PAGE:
Lawrence Krauss’s provocative answers to these and other timeless questions in a wildly popular lecture now on YouTube have attracted almost a million viewers. The last of these questions in particular has been at the center of religious and philosophical debates about the existence of God, and it’s the supposed counterargument to anyone who questions the need for God. As Krauss argues, scientists have, however, historically focused… read more

On Being Certain: Believing You Are Right Even When You’re Not

February 24, 2012

onbeingcertain

Author:
Robert Burton
Publisher:
St. Martin's Griffin (2009)

You recognize when you know something for certain, right? You “know” the sky is blue, or that the traffic light had turned green, or where you were on the morning of September 11, 2001 — you know these things, well, because you just do.

In On Being Certain, neurologist Robert Burton shows that feeling certain — feeling that we know something — is a mental sensation, rather than evidence of… read more

Too Big to Know: Rethinking Knowledge Now That the Facts Aren’t the Facts, Experts Are Everywhere, and the Smartest Person in the Room Is the Room

February 13, 2012

toobigtoknow

Author:
David Weinberger
Publisher:
Basic Books (2012)

Amazon | We used to know how to know. We got our answers from books or experts. We’d nail down the facts and move on. But in the Internet age, knowledge has moved onto networks. There’s more knowledge than ever, of course, but it’s different. Topics have no boundaries, and nobody agrees on anything.

Yet this is the greatest time in history to be a knowledge seeker…… read more

Thunder Dog: The True Story of a Blind Man, His Guide Dog, and the Triumph of Trust at Ground Zero

January 20, 2012

ThunderDog-FINAL

Author:
Michael Hingson
Publisher:
Thomas Nelson (2011)

Amazon |  A blind man and his guide dog show the power of trust and courage in the midst of devastating terror.

It was 12:30 a.m. on 9/11 and Roselle whimpered at Michael’s bedside. A thunderstorm was headed east, and she could sense the distant rumbles while her owners slept. As a trained guide dog, when she was “on the clock” nothing could faze her. But that morning,… read more

Quiet: The Power of Introverts in a World That Can’t Stop Talking

January 16, 2012

quiet

Author:
Susan Cain
Publisher:
Crown (2012)

Amazon | At least one-third of the people we know are introverts. They are the ones who prefer listening to speaking, reading to partying; who innovate and create but dislike self-promotion; who favor working on their own over brainstorming in teams. Although they are often labeled “quiet,” it is to introverts that we owe many of the great contributions to society — from van Gogh’s sunflowers to the invention… read more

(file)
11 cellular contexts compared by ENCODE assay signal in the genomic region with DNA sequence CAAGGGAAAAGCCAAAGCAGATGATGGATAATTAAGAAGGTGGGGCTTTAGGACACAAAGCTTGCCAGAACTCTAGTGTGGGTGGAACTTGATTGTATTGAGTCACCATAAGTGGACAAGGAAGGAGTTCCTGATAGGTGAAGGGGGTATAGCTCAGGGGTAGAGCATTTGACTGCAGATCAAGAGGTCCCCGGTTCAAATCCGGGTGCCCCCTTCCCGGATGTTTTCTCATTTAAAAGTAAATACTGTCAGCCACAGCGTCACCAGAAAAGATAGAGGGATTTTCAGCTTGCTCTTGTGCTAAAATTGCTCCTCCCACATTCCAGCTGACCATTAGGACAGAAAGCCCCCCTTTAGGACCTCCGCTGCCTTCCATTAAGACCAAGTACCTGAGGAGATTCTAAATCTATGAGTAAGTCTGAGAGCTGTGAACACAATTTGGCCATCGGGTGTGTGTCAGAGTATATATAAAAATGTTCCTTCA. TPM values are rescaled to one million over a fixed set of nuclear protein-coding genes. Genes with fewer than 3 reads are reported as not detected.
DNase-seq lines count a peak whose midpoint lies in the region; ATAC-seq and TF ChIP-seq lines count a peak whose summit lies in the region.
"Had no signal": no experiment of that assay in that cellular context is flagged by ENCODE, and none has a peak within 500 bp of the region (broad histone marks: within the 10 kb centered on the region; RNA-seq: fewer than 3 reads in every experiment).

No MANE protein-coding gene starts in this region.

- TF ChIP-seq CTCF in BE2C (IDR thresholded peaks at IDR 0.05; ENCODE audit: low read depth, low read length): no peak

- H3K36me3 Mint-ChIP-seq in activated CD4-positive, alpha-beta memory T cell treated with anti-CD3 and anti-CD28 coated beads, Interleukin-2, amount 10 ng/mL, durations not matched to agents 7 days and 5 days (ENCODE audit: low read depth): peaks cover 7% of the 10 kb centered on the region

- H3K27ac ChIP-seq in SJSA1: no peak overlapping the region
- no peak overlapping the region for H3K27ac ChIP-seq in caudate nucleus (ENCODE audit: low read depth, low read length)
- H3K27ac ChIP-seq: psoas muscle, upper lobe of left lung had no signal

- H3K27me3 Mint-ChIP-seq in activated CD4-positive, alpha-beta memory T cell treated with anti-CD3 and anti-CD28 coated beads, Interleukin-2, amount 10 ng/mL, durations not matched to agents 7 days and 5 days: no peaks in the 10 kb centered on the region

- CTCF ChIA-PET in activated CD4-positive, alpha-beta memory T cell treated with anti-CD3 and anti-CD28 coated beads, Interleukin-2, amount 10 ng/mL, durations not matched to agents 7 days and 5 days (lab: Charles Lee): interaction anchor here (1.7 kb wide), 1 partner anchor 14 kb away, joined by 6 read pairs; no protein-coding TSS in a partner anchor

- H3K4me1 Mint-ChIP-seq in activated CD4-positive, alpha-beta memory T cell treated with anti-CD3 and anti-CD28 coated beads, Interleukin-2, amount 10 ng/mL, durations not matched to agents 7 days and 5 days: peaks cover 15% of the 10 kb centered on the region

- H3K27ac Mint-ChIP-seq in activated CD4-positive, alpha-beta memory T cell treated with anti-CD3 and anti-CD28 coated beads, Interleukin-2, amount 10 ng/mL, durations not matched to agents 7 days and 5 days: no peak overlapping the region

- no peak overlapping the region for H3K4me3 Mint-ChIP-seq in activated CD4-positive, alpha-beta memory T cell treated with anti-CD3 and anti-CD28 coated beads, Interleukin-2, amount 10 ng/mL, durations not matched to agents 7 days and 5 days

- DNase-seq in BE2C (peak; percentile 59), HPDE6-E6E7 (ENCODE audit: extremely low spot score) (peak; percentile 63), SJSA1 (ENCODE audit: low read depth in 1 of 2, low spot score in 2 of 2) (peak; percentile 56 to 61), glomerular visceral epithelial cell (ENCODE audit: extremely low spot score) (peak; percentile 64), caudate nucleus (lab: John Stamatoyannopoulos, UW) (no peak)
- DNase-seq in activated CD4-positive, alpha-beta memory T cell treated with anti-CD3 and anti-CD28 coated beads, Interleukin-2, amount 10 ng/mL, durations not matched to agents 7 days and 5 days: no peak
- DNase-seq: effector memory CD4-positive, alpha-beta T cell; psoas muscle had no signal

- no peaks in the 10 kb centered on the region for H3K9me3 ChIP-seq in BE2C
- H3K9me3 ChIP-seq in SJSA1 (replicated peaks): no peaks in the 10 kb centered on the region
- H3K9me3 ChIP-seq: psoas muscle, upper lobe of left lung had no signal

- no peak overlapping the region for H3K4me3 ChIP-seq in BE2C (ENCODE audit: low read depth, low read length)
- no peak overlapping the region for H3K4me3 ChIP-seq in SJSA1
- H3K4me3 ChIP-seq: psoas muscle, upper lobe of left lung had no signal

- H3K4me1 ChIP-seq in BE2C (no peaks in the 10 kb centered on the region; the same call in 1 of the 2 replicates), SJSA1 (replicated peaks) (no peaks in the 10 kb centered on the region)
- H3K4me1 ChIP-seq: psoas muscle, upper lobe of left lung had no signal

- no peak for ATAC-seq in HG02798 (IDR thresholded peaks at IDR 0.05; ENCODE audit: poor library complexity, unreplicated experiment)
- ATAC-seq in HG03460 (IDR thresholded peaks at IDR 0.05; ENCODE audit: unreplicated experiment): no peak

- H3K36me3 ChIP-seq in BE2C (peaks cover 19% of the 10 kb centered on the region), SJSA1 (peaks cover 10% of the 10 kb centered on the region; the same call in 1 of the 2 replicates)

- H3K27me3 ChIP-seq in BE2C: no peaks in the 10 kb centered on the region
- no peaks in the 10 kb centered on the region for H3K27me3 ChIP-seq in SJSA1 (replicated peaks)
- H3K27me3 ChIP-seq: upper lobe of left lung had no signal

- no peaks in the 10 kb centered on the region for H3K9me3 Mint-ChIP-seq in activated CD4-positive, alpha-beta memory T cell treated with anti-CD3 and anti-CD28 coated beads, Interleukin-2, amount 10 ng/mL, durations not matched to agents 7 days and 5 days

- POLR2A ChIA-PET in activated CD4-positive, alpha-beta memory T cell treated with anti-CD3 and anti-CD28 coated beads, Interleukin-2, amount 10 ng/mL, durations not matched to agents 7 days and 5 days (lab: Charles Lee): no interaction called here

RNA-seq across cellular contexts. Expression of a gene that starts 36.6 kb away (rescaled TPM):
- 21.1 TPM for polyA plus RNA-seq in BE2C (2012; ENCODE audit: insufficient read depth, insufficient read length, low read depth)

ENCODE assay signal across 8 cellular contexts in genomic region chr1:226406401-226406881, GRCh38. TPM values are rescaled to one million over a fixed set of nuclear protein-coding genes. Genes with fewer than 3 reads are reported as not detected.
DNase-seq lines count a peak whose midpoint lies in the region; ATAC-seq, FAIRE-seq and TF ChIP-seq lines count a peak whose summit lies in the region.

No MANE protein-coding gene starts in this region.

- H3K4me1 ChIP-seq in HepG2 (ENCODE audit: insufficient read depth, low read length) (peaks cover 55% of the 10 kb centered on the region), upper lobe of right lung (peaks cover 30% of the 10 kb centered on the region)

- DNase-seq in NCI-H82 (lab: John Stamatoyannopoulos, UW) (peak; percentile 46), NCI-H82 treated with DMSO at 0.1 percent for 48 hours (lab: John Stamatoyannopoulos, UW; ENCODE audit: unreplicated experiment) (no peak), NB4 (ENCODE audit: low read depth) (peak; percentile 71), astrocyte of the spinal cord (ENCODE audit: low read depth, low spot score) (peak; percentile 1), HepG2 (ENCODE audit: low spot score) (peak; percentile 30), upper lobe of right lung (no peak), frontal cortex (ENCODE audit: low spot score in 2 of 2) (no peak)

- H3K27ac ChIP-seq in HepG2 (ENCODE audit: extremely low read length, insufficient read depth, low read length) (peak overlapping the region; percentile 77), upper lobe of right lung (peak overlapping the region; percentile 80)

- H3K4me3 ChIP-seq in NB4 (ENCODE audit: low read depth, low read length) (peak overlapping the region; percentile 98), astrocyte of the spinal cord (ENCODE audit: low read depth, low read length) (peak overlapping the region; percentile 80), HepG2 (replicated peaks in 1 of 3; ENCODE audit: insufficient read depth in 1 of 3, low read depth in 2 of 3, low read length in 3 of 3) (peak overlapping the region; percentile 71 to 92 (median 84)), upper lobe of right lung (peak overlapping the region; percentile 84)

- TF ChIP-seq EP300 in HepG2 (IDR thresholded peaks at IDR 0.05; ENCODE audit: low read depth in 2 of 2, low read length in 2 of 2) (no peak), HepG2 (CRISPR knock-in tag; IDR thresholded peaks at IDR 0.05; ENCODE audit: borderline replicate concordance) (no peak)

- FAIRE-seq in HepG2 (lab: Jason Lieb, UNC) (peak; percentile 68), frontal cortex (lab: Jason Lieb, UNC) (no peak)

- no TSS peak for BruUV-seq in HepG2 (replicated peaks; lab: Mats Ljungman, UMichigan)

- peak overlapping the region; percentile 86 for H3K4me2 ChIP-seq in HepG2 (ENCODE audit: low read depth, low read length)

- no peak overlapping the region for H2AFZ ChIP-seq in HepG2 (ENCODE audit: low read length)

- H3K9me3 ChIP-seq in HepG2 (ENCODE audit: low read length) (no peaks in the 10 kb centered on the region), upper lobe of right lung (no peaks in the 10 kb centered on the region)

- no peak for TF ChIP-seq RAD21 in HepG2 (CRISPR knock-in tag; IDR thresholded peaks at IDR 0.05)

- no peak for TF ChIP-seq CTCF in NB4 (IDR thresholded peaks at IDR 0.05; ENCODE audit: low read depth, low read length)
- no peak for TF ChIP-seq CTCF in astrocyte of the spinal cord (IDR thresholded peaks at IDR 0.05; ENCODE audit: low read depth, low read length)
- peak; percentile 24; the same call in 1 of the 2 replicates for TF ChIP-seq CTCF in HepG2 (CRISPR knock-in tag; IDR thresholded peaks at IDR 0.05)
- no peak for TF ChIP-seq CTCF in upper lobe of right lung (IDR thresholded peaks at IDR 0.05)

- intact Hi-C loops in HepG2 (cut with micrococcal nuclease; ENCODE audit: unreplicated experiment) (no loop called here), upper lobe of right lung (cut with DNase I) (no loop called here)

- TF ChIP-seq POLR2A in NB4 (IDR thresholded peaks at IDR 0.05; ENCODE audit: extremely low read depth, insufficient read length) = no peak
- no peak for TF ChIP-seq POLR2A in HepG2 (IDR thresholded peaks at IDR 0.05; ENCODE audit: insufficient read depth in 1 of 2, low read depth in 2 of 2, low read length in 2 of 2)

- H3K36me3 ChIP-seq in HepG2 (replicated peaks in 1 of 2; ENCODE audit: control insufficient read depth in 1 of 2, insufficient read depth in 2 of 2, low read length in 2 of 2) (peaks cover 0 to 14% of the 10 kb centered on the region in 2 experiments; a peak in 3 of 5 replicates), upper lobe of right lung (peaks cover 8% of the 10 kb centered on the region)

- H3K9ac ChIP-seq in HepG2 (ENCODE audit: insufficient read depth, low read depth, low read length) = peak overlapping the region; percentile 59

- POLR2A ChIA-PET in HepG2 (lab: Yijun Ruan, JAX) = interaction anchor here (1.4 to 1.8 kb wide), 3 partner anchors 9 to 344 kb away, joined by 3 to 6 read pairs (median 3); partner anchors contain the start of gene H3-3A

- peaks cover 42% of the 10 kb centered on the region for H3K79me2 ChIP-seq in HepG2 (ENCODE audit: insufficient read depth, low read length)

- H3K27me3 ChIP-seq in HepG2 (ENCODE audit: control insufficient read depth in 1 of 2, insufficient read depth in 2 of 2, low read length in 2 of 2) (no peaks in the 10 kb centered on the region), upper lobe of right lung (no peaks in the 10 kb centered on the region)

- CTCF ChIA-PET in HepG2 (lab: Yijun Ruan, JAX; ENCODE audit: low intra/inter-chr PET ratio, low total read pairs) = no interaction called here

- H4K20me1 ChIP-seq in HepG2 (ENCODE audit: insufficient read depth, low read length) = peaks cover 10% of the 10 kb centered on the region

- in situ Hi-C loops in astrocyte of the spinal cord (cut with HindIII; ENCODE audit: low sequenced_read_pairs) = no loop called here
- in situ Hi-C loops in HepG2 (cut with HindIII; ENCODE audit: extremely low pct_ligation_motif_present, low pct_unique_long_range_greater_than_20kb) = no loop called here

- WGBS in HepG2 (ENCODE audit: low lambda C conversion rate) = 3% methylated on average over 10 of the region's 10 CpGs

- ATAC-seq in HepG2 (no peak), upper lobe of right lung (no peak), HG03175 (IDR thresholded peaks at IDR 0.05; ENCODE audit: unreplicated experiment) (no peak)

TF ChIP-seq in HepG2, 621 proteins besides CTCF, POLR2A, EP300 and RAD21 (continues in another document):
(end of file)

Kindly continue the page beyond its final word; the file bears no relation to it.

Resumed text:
The Ego Tunnel: The Science of the Mind and the Myth of the Self

January 12, 2012

egotunnel

Author:
Thomas Metzinger
Publisher:
Basic Books (2010)

Amazon | This is a radical rethinking of the nature of consciousness. The Ego Tunnel, a major work from one of the brightest of the new generation of philosophers of mind, proposes a simple yet radical rethinking of the nature of consciousness and a fascinating and controversial exploration of what it implies. We’re used to thinking of the self’s relation to the world as a dyad — the… read more

Your Brain on Food: How Chemicals Control Your Thoughts and Feelings

January 12, 2012

yourbrainonfood

Author:
Gary Wenk
Publisher:
Oxford University Press (2010)

Amazon | Why is eating chocolate so pleasurable? Can the function of just one small group of chemicals really determine whether you are happy or sad? Does marijuana help to improve your memory in old age? Is it really best to drink coffee if you want to wake up and be alert? Why is a drug like PCP potentially lethal? Why does drinking alcohol make you drowsy? Do… read more

Now You See It: How the Brain Science of Attention Will Transform the Way We Live, Work, and Learn

January 12, 2012

now-you-see-it-by-cathy-davidson

Author:
Cathy N. Davidson
Publisher:
Viking Adult (2011)

Amazon | When Cathy Davidson and Duke University gave free iPods to the freshman class in 2003, critics said they were wasting their money. Yet when students in practically every discipline invented academic uses for their music players, suddenly the idea could be seen in a new light — as an innovative way to turn learning on its head.

This radical experiment is at the heart of Davidson’s… read more